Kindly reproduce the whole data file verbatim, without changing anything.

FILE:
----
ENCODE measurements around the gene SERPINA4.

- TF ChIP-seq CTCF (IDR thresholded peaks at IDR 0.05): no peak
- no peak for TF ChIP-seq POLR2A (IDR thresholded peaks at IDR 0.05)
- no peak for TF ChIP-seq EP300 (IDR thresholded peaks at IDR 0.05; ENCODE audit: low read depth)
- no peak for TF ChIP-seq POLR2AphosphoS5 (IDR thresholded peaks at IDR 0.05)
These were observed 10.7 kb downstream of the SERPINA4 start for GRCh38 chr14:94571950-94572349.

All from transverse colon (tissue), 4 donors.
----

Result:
ENCODE measurements around the gene SERPINA4.

- TF ChIP-seq CTCF (IDR thresholded peaks at IDR 0.05): no peak
- no peak for TF ChIP-seq POLR2A (IDR thresholded peaks at IDR 0.05)
- no peak for TF ChIP-seq EP300 (IDR thresholded peaks at IDR 0.05; ENCODE audit: low read depth)
- no peak for TF ChIP-seq POLR2AphosphoS5 (IDR thresholded peaks at IDR 0.05)
These were observed 10.7 kb downstream of the SERPINA4 start for GRCh38 chr14:94571950-94572349.

All from transverse colon (tissue), 4 donors.